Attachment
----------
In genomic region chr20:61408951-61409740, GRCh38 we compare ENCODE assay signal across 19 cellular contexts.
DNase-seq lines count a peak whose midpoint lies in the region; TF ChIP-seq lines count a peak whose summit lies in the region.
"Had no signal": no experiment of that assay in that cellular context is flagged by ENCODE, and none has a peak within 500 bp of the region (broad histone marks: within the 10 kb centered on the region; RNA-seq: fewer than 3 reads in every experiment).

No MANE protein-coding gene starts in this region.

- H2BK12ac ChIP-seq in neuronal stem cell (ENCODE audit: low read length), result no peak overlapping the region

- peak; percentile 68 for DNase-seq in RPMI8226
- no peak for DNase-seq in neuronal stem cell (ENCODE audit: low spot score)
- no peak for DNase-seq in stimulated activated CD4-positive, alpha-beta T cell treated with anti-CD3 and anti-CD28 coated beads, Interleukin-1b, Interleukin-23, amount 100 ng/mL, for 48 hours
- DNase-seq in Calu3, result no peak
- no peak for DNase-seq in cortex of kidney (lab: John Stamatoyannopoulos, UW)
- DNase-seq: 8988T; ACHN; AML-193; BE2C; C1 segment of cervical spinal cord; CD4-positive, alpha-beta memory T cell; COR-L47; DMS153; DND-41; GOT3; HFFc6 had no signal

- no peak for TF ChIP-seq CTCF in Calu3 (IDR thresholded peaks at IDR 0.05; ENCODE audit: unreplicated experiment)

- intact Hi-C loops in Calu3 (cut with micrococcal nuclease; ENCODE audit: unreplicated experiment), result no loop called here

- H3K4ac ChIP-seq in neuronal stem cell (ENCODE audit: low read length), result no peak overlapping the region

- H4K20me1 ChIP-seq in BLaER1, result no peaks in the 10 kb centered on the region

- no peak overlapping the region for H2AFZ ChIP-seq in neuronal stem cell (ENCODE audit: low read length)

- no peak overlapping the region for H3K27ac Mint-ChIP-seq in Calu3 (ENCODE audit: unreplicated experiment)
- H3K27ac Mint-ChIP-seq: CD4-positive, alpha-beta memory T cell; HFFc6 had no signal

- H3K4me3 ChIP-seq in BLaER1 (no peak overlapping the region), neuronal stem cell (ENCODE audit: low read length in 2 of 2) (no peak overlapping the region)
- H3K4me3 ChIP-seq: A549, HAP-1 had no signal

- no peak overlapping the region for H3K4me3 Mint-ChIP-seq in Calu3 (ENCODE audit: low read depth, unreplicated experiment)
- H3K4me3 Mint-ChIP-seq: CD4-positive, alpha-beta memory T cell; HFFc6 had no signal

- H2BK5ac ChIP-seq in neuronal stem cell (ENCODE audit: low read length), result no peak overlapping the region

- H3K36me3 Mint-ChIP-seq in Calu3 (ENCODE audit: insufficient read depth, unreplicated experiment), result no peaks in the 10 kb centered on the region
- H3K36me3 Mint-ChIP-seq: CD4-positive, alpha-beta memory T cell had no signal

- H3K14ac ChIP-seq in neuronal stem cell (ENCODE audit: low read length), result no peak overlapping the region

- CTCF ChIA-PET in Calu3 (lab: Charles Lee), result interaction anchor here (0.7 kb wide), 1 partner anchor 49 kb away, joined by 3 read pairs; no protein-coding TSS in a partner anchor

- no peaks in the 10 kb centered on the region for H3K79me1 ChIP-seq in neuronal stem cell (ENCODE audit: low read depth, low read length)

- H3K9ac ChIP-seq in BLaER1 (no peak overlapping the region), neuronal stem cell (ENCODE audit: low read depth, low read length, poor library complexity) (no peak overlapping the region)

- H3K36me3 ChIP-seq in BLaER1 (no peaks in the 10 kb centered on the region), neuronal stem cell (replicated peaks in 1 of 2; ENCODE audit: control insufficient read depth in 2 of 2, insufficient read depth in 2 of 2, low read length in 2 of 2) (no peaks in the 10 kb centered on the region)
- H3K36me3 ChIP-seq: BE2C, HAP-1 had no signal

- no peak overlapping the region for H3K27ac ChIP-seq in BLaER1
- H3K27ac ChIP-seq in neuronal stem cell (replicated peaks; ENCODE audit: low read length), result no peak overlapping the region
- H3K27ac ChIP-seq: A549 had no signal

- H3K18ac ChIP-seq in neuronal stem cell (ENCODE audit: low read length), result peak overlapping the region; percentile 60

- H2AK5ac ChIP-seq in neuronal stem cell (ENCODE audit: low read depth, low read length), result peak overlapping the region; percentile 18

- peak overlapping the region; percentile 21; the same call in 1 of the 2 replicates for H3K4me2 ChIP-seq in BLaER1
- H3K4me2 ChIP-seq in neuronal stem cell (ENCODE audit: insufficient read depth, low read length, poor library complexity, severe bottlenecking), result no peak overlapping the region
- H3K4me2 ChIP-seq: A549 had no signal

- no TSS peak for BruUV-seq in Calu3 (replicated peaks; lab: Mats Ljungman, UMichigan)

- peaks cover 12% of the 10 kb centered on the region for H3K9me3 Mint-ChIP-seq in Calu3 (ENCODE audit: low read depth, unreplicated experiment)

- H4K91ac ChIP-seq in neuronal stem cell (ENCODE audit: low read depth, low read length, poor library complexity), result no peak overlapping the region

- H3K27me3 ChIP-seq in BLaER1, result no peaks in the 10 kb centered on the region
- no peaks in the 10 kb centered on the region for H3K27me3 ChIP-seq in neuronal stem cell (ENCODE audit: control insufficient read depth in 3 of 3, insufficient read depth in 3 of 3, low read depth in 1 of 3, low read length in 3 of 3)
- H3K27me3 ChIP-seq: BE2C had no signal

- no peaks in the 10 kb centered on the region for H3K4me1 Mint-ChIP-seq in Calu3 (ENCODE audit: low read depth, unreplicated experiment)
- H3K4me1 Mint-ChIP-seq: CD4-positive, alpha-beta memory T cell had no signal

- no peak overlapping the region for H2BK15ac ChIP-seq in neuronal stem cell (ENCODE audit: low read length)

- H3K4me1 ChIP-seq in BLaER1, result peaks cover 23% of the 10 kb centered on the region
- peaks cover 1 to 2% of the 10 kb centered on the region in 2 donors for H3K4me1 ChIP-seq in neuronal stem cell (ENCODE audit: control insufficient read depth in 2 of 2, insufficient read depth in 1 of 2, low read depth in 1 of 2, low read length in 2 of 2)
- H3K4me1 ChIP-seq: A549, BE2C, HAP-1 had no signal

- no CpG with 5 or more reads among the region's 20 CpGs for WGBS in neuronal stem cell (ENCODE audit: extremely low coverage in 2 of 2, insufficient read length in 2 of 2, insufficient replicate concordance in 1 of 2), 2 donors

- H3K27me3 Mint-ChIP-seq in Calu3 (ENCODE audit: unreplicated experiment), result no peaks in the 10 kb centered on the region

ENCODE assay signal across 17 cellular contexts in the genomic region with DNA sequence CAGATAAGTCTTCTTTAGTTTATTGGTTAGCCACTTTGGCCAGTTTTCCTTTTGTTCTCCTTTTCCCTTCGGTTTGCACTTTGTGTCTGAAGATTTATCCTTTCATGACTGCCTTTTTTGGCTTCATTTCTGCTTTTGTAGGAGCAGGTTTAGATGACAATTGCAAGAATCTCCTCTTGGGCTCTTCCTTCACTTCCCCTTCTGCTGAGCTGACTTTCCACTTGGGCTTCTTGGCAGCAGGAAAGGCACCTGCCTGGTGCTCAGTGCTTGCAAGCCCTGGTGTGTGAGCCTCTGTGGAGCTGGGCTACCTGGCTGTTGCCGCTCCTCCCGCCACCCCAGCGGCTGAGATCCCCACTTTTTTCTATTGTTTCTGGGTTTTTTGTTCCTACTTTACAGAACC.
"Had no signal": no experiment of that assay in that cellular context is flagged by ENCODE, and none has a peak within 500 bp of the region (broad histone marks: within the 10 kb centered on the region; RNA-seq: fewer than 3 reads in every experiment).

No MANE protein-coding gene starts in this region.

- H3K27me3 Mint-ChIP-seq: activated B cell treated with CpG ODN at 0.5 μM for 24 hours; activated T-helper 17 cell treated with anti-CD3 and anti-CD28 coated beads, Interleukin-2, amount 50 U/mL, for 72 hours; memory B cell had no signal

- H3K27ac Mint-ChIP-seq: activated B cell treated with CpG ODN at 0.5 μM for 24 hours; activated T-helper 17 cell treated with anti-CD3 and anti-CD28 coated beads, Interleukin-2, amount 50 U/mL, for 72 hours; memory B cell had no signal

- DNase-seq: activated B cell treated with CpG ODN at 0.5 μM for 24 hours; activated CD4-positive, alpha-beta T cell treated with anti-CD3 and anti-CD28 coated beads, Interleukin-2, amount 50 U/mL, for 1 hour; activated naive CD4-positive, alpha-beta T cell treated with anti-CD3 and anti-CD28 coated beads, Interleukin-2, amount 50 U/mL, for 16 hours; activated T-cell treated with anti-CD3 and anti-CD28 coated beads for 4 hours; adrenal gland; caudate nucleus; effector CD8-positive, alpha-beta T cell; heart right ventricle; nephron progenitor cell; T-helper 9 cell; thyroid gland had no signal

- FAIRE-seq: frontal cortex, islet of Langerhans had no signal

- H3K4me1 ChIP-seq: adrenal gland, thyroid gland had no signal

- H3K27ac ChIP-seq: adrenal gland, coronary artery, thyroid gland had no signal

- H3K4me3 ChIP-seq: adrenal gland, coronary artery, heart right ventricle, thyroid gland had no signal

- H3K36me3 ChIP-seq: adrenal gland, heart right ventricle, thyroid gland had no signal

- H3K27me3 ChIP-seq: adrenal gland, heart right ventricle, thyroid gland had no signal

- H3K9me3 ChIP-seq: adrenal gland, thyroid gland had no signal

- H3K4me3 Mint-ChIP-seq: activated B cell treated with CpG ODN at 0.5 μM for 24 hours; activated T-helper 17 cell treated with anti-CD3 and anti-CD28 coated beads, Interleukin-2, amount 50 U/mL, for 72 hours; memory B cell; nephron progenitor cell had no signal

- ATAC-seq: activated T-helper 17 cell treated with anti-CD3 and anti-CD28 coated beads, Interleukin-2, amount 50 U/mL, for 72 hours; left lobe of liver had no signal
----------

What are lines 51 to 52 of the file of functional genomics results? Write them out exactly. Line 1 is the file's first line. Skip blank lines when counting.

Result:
- H3K4me1 ChIP-seq: A549, BE2C, HAP-1 had no signal

- no CpG with 5 or more reads among the region's 20 CpGs for WGBS in neuronal stem cell (ENCODE audit: extremely low coverage in 2 of 2, insufficient read length in 2 of 2, insufficient replicate concordance in 1 of 2), 2 donors